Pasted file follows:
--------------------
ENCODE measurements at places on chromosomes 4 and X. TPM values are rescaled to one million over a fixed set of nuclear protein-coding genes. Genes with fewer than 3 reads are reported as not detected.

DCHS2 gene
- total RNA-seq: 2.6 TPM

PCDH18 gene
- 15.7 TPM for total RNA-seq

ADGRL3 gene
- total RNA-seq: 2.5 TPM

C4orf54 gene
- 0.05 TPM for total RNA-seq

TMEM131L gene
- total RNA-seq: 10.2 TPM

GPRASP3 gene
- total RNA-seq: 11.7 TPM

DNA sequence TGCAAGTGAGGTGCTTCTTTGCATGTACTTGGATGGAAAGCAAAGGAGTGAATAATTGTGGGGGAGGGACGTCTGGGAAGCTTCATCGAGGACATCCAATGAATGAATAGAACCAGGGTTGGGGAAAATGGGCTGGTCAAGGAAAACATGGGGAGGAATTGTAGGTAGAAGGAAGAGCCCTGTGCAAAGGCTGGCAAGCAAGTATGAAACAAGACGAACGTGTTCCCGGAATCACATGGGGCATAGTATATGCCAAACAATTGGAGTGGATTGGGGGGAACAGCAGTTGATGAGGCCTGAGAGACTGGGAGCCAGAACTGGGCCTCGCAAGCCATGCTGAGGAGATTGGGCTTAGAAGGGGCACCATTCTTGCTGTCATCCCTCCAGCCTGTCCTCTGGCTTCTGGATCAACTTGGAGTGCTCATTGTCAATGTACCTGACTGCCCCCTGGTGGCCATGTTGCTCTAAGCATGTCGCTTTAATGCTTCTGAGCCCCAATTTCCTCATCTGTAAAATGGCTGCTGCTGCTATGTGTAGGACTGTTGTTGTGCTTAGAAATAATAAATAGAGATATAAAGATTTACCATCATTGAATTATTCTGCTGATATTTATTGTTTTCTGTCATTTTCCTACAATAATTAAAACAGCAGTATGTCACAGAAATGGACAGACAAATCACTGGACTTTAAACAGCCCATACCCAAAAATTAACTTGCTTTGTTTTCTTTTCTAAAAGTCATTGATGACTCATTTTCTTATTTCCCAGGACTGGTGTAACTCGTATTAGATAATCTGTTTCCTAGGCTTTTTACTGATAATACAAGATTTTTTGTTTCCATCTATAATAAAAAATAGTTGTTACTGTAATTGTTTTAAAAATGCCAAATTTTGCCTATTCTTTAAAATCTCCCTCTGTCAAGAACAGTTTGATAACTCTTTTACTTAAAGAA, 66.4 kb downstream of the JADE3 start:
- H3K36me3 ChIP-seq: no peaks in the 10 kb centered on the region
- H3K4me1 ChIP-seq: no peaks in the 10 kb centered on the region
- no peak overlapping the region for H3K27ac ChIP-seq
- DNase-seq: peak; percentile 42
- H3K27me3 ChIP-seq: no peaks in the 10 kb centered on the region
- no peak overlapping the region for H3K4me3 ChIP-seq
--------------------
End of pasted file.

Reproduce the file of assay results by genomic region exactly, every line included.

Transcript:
ENCODE measurements at places on chromosomes 4 and X. TPM values are rescaled to one million over a fixed set of nuclear protein-coding genes. Genes with fewer than 3 reads are reported as not detected.

DCHS2 gene
- total RNA-seq: 2.6 TPM

PCDH18 gene
- 15.7 TPM for total RNA-seq

ADGRL3 gene
- total RNA-seq: 2.5 TPM

C4orf54 gene
- 0.05 TPM for total RNA-seq

TMEM131L gene
- total RNA-seq: 10.2 TPM

GPRASP3 gene
- total RNA-seq: 11.7 TPM

DNA sequence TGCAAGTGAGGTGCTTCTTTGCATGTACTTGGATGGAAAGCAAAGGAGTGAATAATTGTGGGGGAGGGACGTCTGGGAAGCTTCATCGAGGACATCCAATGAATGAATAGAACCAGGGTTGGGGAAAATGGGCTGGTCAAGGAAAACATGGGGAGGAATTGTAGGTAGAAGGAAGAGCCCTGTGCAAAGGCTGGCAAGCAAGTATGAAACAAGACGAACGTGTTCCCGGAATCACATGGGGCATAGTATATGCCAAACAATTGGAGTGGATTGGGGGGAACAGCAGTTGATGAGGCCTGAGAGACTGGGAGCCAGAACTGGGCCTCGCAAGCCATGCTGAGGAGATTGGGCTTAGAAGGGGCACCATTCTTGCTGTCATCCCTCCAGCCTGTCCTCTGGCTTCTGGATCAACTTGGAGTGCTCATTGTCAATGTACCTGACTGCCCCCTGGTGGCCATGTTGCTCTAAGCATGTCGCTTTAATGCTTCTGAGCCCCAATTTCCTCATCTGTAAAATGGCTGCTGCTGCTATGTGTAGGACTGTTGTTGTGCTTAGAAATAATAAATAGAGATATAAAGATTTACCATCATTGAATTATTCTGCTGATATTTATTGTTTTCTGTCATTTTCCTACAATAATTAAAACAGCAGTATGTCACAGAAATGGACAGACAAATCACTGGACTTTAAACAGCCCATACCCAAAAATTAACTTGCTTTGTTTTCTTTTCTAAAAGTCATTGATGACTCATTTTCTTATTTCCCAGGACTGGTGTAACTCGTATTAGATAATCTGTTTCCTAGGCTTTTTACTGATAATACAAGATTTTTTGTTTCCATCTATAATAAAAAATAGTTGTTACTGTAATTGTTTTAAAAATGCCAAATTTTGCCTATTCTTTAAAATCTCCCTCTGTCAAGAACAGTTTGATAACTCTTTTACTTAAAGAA, 66.4 kb downstream of the JADE3 start:
- H3K36me3 ChIP-seq: no peaks in the 10 kb centered on the region
- H3K4me1 ChIP-seq: no peaks in the 10 kb centered on the region
- no peak overlapping the region for H3K27ac ChIP-seq
- DNase-seq: peak; percentile 42
- H3K27me3 ChIP-seq: no peaks in the 10 kb centered on the region
- no peak overlapping the region for H3K4me3 ChIP-seq